The law is well established that unless the local board's action to reduce full-time positions to part-time was taken in bad faith or constituted an abuse of discretion, its determination to abolish or change positions may not be disturbed by the Commissioner of [sic] the Courts. [Citations omitted]. We do not find it arbitrary for a local board to decide when having to reduce its physical education program to have two part-time teachers rather than one full-time. Th [sic] tenure and seniority rights of an incumbent cannot prevail againt [sic] the authority of the board when exercised in good faith and with some rational basis. The mere fact that Petitioner was qualified to handle the entire physical education program on his own is not material; nor is the fact that the Board might have organized its physical education differently.

This appeal followed.

We were advised at oral argument that commencing with the school year 1980-81 the board reduced the number of physical education teachers to one, and petitioner was now teaching physical education classes 3 1/2 days a week alone.

On this appeal petitioner does not contest the board's right to reduce his position from full-time to part-time for reasons of economy, nor does he question the bona fides of the reason given for the reduction, that is, declining enrollment and budget constraints. Rather, petitioner concedes the budget concerns of the board are legitimate and contends it was arbitrary for the board to keep two part-time physical education teachers when the evidence is undisputed that one teacher could handle all the classes. He argues that since he had tenure and greater seniority he should have been retained as a full-time teacher and placed in charge of the entire program. We disagree.

The board in April and May 1979 terminated its full-time physical education program and replaced it with a 3 1/2-day program taught by two 7/10-time teachers. Whether of tenured or nontenured teachers, reduction in force is entirely within the authority of the board if done for reasons of economy. N.J.S.A. 18A:28-9 and N.J.S.A. 18A:28-10. In re Maywood Bd. of Ed., 168 N.J. Super. 45, 55 (App.Div. 1979), certif. den. 81 N.J. 292 (1979). Reduction in hours of employment is considered a reduction in force. Popovich v. Bd. of Ed., 1975 S.L.D. 737, 745.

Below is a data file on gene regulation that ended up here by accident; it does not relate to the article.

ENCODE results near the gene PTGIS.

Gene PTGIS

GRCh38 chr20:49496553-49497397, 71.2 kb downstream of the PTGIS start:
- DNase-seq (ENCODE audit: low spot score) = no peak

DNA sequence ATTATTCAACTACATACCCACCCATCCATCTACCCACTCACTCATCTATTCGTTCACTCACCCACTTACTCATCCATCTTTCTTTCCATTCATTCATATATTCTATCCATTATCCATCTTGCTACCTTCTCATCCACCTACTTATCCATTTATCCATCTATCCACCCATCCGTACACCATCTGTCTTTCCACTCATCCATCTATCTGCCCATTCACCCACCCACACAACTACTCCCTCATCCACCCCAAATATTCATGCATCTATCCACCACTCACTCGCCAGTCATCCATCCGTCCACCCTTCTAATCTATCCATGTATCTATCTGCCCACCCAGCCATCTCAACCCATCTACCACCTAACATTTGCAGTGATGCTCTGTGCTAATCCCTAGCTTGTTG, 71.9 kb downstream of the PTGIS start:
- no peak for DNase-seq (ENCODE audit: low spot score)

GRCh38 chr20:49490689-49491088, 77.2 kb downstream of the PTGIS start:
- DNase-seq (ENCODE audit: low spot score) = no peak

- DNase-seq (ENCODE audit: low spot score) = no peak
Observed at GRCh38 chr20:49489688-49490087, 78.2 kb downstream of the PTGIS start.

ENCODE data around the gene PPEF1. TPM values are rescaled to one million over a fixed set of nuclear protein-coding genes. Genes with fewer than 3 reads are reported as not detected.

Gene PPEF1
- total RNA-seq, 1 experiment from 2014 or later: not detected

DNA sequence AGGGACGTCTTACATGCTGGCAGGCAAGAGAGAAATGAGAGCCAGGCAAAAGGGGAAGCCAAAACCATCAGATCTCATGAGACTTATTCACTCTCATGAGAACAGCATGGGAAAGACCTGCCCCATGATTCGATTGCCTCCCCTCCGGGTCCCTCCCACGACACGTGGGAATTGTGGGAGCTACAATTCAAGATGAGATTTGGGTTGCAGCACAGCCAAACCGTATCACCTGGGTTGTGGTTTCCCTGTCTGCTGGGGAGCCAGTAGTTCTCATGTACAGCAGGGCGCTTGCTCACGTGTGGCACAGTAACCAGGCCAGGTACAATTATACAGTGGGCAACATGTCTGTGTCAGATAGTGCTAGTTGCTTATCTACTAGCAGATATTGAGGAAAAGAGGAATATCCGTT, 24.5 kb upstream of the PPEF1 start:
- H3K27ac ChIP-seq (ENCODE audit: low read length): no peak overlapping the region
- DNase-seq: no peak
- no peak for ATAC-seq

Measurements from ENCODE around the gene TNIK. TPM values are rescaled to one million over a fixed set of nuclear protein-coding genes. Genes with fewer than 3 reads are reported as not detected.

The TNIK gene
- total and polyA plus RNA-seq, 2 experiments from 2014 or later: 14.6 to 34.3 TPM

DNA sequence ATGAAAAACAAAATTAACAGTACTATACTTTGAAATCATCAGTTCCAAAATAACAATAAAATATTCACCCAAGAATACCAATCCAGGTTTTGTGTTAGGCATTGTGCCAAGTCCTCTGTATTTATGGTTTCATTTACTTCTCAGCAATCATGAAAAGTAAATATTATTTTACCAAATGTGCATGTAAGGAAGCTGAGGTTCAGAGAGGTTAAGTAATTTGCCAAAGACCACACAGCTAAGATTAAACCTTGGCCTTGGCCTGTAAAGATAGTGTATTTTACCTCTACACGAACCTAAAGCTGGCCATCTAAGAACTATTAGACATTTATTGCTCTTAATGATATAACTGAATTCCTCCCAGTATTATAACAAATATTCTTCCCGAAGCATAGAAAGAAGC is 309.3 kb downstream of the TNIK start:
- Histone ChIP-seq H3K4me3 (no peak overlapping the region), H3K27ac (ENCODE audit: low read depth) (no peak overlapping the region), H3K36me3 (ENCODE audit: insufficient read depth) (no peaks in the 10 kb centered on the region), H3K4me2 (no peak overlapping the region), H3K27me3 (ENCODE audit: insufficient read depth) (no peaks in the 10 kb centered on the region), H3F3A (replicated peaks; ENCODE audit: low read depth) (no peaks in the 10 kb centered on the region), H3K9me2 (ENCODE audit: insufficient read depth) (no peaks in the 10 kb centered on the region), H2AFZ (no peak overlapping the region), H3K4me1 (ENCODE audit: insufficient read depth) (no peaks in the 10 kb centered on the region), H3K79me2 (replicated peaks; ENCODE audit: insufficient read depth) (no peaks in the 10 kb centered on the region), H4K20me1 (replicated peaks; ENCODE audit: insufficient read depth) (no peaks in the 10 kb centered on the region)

*358 When the board abolished all full-time physical education teaching positions, there were no positions to which petitioner had a superior right by reason of seniority. N.J.S.A. 18A:28-10; cf. Seidel v. Ventnor City Bd. of Ed., 110 N.J.L. 31 (Sup.Ct. 1933), aff'd o.b., 111 N.J.L. 240 (E. & A. 1933); Kearny Bd. of Ed. v. Horan, 11 N.J. Misc. 751 (Sup.Ct. 1933). Since Bennett received no better treatment than petitioner, his seniority rights were not violated.

The board had chosen dual instruction in its physical education program for years. The fact that it preferred two teachers instead of one is no concern of the courts, and so long as petitioner was not treated inferiorly upon reduction in force, he has no legitimate complaint.

Had the board elected to use one instead of two physical education teachers, it is not at all clear that the schedule would have provided full-time as opposed to part-time employment for petitioner. In fact, later experience demonstrated it would not.

We find petitioner's challenges to alleged procedural deficiencies to be without merit.

The judgment of the State Board of Education is affirmed.